Conventional tender processes have evolved over the years and as a result the procurement routes have become more complex. Irrespective of the nature of goods or services being sought, the process for securing the right contractor can follow two basic forms.
Either the client already has a tender specification prepared and is ready to appoint a contractor once the works have been priced or the project has not been set – there is a budget in mind, but the scope of works is yet to be determined. Dean Houghton, talks about this in more detail.
How do you price works when the project scope has not been set?
Its not uncommon we receive requests for works but the client is uncertain how much it will cost, or what they may want included. A speculative enquiry like this is normally broken down into two parts.
The first step involves getting an understanding of the client’s goals, and budget for the project. We will normally talk this through with the client and can provide guidance on what we believe is achievable. Most of our team have sector specific expertise and will know instinctively if it is possible to complete the works within the given budget or timeframe.
These discussions are important as they provide us with the information, we need to move on to second step – estimating the work. At the construction estimation stage we will assess the site conditions and gather competitive quotes from our trusted suppliers.
This is what we would call an informal tender or negotiation and we normally base this on what is feasible within the budget allocated. We will do our best to keep costs down as much as possible by working with the client to refine the project scope.
Cost savings can easily be achieved by avoiding an unnecessary works. Over specification is a common problem for many during a formal tender process, as design can often not meet the budget, which can add approximately 15% to the cost of a project. This is why working in unison with both the design and contracting team is beneficial to all parties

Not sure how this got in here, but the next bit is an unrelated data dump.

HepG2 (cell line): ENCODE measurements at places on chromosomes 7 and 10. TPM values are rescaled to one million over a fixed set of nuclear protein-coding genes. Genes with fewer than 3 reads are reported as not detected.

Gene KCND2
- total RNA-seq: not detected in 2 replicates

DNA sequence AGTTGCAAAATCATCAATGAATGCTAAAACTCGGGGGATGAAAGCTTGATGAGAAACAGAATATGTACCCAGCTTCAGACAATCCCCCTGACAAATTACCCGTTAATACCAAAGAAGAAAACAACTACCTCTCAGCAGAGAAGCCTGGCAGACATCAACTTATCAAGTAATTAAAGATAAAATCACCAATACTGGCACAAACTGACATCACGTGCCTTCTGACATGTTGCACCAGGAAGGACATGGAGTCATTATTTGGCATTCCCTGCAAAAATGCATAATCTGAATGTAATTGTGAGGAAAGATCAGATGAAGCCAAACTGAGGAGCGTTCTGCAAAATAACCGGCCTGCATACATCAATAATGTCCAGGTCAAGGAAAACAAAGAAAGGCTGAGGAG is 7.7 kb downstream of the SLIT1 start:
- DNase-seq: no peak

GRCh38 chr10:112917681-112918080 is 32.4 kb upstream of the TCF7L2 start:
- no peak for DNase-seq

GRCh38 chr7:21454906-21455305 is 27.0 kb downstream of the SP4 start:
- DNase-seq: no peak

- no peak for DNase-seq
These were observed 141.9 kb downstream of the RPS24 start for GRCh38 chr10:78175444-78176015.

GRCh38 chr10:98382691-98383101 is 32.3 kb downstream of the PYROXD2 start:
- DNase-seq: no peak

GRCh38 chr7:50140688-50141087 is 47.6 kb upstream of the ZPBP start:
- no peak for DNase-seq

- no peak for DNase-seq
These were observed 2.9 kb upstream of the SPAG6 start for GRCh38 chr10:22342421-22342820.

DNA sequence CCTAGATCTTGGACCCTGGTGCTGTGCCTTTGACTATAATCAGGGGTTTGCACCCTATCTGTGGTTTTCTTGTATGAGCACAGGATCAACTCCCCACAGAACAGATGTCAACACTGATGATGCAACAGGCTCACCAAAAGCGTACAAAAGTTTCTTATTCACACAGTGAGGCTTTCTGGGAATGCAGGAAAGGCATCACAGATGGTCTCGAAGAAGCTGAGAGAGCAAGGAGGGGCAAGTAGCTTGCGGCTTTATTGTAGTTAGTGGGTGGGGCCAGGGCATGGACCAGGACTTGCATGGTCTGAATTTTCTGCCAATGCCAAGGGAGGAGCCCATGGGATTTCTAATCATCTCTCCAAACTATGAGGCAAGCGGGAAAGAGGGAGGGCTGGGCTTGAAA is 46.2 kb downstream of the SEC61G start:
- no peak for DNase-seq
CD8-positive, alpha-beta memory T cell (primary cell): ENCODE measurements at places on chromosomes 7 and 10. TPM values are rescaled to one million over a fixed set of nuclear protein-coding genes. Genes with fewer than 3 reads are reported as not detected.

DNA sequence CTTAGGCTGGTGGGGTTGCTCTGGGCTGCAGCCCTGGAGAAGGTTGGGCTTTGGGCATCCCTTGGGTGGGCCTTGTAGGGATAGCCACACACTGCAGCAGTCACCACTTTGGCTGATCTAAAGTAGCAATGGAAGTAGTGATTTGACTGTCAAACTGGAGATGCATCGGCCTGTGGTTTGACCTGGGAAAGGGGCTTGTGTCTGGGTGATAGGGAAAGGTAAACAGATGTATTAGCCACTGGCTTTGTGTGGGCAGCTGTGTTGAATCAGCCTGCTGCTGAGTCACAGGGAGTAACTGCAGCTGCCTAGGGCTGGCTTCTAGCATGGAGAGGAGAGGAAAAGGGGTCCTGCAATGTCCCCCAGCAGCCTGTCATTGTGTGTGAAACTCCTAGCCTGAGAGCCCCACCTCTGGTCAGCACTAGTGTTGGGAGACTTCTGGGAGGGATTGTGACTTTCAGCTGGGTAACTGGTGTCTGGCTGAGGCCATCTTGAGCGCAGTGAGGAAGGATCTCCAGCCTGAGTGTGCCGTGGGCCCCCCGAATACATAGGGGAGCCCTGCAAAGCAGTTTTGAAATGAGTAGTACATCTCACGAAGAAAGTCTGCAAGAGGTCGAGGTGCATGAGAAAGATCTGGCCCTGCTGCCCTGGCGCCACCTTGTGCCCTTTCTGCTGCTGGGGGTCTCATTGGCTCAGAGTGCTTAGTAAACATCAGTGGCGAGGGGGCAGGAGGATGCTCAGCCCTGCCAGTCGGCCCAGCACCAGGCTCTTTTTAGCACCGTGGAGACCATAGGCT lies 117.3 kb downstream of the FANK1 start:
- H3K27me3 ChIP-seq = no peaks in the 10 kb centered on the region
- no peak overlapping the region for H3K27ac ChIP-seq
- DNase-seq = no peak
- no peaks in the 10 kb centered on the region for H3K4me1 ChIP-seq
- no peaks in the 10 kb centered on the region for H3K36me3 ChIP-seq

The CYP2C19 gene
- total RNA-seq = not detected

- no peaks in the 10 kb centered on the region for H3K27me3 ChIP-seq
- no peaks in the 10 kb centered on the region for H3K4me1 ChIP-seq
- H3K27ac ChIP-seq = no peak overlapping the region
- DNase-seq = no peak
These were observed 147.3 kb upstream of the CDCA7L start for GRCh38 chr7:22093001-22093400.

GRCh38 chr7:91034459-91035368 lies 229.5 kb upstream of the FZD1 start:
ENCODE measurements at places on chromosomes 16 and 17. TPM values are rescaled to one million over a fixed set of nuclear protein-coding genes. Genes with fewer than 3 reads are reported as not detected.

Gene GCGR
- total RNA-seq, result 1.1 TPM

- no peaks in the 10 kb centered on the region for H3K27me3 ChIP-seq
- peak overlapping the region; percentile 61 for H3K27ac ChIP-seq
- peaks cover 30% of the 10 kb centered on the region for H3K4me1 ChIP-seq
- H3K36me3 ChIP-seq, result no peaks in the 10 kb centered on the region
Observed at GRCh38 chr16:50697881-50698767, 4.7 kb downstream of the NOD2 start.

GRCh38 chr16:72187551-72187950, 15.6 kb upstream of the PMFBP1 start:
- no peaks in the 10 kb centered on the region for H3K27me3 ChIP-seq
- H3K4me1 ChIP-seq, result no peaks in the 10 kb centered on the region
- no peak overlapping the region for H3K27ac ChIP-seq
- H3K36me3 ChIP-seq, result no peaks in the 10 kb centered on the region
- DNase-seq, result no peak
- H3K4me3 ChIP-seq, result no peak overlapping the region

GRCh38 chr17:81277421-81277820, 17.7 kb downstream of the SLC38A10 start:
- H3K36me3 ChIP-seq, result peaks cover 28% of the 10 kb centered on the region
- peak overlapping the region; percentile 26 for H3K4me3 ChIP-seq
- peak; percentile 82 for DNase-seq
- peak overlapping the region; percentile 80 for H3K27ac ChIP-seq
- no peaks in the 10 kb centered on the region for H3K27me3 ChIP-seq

What is a construction estimation?
A construction estimation should provide a rough guide in terms of costs and offer a final comparison with the budget. It provides the client with an idea of how much the project will cost and if they have the funds available to undertake the works.
A construction estimate sits somewhere between cost planning and post contract cost control. It is important that you get clarification from your contractor that they have accounted for any potential unforeseen costs.
How to factor in unforeseen costs within a construction estimation?
Never underestimate the value of research and development. Make sure to have your site fully surveyed before you begin any project to identify any potential issues that might impact works. We always do this as part of our estimating process.
Ground contamination or structural issues can not only create delays but pose a serious threat to costs rising. This is why we invest time and resource into this process as it could prevent further problems later on. It is well a well-known fact that sometimes there can be unforeseen issues, so we always build in a contingency into the budget.
Finalising the scope of works
Once the construction estimation stage is complete the client should have a refined scope of works. They should also know roughly how much the project will cost and how long it will take to complete.
Its not uncommon for the scope of works to change at this stage as requirements or budget can evolve as details of the project takes shape. Revisions may be necessary until the final scope of works can be agreed and the client is happy with the proposal.
Unsure where to start with your project?
If you are in the process of starting a refurbishment project, make sure you have a goal in mind of what you want to achieve. Consider what your ideal budget is and start from there.
Once you know what you want out of your project, get some rough estimates from contractors to verify how much it will cost to undertake the works. Negotiate until you are happy with what is being proposed. It’s important the scope of works fits with your requirements and the quotes received account for any potential unforeseen costs.
Work with a contractor that will take a collaborative approach to delivering your project. Communication is important to ensure your project is a success and you need to feel confident that they understand your requirements.
Ideally, work with the contractor you have partnered with from the offset, as they will have a full understanding of the scope and risks involved with the project.